Friday, June 26, 2009

The King of Pop, Inc.

Time author Adam Smith recently reported on the debt of the late King of Pop, Michael Jackson. This short, yet reveling, story can be found on Yahoo by clicking here. It is sad when a person of Michael Jackson's vast talent passes on with such staggering debt--reported to be between 300 million and close to 600 million dollars. While much of the reporting on Michael Jackson's debt at the time of his passing is speculation, we do know that he lost his Neverland Ranch to foreclosure as a result of defaulting on substantial loans and that the debt was huge.

Yet, much of the reporting only tells half of the financial story. Michael Jackson enjoyed two valuable commodities during his life that survived his death--(1) intellectual property in the form of music and song catalogs and (2) his name and likeness (i.e., publicity rights). The ability to monetize these assets is legally and financially more significant than the hefty debt his lifestyle created. His estate's earning power will play out in the next few months and years. The income-generating property of Michael Jackson's estate could rival or even surpass that of the other Music King, the King of Rock Elvis Presley.

Saturday, June 20, 2009

A playlist for the ages

For those of you who are curious after reading my last post, here are the 24 songs for which Ms. Thomas-Rasset was ordered to pay 1.92 million dollars. This is, without a doubt, the most expensive play list ever created. Yet, you can purchase all of these songs from iTunes for around $23.76. In other words, the judgment was a little more than 80,000 times the actual damages (the lost revenue of the record labels).
  1. Cryin by Aerosmith
  2. Somebody by Bryan Adams
  3. Pour Some Sugar on Me by Def Leppard
  4. Bills, Bills, Bills by Destiny’s Child
  5. Here We Are by Gloria Estefan
  6. Coming Out of the Dark by Gloria Estefan
  7. Rhythm Is Gonna Get You by Gloria Estefan
  8. Iris by the Goo Goo Dolls
  9. Basket Case by Green Day
  10. Welcome to the Jungle by Guns N' Roses
  11. November Rain by Guns N' Roses
  12. Let's Wait Awhile by Janet Jackson
  13. Faithfully by Journey
  14. Don't Stop Believing by Journey
  15. One Step Closer by Linkin Park
  16. Bathwater by No Doubt
  17. Hella Good by No Doubt
  18. Different People by No Doubt
  19. One Honest Heart by Reba McEntire
  20. Now and Forever by Richard Marx
  21. Possession by Sarah McLachlan
  22. Building a Mystery by Sarah McLachlan
  23. Run Baby Run by Sheryl Crow
  24. Save the Best for Last by Vanessa Williams

Friday, June 19, 2009

$1.92 Million ... Wow

O.K. Let me first say I'm sorry for the lack of postings for the last few months. I have had a lot on my plate this past 6 weeks, for which I will spare you all the details. But I promise I am going to make up for the missing posts over the remainder of the summer.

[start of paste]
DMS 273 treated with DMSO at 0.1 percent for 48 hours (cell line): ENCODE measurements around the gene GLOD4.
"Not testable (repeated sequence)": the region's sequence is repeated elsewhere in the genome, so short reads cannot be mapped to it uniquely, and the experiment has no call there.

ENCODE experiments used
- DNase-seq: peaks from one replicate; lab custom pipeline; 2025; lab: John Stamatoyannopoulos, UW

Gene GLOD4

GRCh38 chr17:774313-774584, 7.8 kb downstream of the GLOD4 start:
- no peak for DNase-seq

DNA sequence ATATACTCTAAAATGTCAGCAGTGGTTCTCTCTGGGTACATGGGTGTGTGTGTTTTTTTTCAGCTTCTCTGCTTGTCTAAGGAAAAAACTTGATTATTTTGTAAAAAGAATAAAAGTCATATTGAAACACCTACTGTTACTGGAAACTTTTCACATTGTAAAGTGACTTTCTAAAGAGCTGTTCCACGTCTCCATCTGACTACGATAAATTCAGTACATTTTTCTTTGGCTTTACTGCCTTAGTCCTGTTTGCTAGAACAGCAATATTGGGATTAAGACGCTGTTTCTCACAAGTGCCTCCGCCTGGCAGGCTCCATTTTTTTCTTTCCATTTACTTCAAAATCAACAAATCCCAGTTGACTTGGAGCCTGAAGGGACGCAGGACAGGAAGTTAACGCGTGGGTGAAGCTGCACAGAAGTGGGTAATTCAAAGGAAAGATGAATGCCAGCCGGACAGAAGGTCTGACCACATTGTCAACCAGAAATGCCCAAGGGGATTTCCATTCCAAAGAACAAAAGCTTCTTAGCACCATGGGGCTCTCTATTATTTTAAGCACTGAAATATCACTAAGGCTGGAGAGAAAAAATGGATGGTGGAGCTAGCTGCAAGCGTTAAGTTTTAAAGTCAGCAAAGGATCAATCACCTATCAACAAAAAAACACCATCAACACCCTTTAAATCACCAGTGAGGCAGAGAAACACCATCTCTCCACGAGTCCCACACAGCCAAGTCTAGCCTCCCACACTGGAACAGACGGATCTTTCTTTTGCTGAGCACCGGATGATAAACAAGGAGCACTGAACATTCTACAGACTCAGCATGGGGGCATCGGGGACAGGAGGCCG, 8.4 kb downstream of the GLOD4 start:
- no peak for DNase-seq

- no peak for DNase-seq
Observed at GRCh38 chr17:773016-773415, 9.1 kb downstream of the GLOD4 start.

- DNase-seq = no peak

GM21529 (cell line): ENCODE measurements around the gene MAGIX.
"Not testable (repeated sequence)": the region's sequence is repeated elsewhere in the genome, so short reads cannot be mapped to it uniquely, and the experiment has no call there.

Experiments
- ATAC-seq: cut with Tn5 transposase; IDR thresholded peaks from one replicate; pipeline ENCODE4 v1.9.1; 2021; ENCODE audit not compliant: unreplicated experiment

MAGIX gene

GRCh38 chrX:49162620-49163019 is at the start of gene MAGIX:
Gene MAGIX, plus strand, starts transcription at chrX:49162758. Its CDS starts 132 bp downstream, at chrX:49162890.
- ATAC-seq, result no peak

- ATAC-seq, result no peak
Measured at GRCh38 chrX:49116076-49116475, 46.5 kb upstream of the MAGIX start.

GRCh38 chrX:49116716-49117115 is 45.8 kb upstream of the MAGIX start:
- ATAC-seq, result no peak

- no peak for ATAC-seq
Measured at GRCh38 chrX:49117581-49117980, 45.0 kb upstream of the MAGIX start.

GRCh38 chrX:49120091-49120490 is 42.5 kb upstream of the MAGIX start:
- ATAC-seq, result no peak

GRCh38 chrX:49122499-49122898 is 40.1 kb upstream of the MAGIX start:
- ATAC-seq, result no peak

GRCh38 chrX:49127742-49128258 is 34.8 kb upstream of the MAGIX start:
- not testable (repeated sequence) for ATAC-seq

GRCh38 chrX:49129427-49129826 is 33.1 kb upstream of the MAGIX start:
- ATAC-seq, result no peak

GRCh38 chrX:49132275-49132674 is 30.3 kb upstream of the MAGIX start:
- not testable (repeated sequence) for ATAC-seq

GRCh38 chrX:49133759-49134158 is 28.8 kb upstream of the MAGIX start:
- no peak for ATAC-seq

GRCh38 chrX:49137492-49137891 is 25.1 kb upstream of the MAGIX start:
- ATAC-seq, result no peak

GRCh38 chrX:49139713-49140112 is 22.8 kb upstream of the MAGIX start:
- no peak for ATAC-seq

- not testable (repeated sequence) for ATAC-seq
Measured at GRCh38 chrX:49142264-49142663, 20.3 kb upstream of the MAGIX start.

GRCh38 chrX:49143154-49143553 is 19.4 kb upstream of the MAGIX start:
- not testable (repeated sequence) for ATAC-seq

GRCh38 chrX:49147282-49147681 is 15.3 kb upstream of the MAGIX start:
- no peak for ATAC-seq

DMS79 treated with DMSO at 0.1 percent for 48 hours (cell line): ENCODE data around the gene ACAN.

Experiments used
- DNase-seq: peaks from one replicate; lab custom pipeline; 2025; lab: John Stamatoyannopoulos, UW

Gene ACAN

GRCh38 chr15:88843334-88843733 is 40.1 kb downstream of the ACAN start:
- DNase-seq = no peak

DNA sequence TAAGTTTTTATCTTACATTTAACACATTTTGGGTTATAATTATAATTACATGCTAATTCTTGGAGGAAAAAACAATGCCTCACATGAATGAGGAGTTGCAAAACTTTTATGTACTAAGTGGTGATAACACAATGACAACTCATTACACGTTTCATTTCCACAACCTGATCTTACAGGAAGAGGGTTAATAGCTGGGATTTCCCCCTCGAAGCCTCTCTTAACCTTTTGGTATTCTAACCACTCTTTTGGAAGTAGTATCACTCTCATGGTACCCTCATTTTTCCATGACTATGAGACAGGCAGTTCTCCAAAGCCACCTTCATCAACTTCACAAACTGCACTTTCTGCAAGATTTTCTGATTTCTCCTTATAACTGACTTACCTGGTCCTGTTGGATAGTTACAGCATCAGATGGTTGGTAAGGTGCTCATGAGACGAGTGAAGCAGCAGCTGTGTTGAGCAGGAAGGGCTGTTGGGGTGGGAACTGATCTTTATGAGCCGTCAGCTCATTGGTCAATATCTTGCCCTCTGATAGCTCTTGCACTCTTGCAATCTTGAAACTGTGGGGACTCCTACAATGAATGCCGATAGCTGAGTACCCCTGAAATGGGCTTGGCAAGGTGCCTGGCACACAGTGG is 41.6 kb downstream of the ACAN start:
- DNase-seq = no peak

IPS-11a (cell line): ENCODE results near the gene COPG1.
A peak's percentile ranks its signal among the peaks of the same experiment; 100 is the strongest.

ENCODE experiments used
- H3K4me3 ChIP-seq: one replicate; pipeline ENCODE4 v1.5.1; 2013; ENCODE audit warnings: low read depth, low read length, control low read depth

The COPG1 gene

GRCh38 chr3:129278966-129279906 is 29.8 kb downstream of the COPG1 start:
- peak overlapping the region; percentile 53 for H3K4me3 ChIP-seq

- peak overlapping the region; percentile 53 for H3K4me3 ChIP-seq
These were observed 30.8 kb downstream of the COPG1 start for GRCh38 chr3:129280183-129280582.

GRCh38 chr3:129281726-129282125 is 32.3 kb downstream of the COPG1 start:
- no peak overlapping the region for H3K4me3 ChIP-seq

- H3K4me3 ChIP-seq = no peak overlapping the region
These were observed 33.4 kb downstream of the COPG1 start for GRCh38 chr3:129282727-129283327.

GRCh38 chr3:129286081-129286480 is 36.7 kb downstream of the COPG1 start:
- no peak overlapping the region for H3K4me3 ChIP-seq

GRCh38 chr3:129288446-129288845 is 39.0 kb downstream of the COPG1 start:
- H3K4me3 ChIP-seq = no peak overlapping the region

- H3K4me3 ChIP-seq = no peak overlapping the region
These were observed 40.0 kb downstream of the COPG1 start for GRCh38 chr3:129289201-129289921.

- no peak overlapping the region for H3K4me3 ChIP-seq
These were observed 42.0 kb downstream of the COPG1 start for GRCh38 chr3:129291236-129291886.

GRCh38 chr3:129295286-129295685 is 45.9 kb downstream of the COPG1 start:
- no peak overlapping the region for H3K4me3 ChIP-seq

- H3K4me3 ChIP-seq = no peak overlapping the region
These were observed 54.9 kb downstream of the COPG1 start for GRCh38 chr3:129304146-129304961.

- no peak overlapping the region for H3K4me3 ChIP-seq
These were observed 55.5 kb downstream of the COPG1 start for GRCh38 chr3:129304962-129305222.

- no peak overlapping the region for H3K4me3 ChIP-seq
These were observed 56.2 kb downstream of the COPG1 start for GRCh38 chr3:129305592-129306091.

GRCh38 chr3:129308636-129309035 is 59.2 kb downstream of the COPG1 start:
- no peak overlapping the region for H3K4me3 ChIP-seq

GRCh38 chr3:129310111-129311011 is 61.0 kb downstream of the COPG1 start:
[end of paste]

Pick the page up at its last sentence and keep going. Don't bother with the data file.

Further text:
For those of you who have been following the Jammie Thomas-Rasset saga, a jury has yet again found her guilty of willful copyright infringement--this time, however, they have awarded the labels who sued her $1.92 million. (For those of you unfamiliar with this case please Click here and here.) In her prior trial, which was overturned by the trial judge for an erroneous jury instruction, Ms. Thomas-Rasset was ordered to pay $222,000 in statutory damages. This recent result greatly increases the stakes of this very dramatic test case.

There are so many interesting facets of this case, it is hard for me to pick one to blog upon. One of the recent plot twists that caught my attention was the post-judgment statements of the Recording Industry representatives. The Associated Press has reported that the RIAA has made statements that settlement is still a possibility (see the second link above).

While I believe that such a settlement would be in all the parties' best interests, it will not be in the best interests of the law. Why might a settlement between two private litigants not be in the best interest of the law? Because such settlement agreements almost always contain a clause requiring the defendant (Ms. Thomas-Rasset in this case) to waive any right to appeal the verdict and in return she will have to pay a small amount (around the $3,000 to $5,000 others have paid to settle their file-sharing cases) to the Plaintiffs. Such a settlement will keep the constitutional issues of whether such extremely large statutory-damage awards, ones that are disproportionately large compared with the actual damage done by the file sharing, are unconstitutional.

Many of us in the legal community have been eagerly awaiting a copyright case of sufficiently high statutory damages to trigger an appellate battle that could get the attention of the U.S. Supreme Court. There is little in the way of case law to offer guidance to the intellectual property bar or the trial judges. This could indeed be the case that settles this important constitutional issue--but only if Ms. Thomas-Rasset is willing to continue the fight. Part of me hopes she will and part of me hopes she will come to her senses.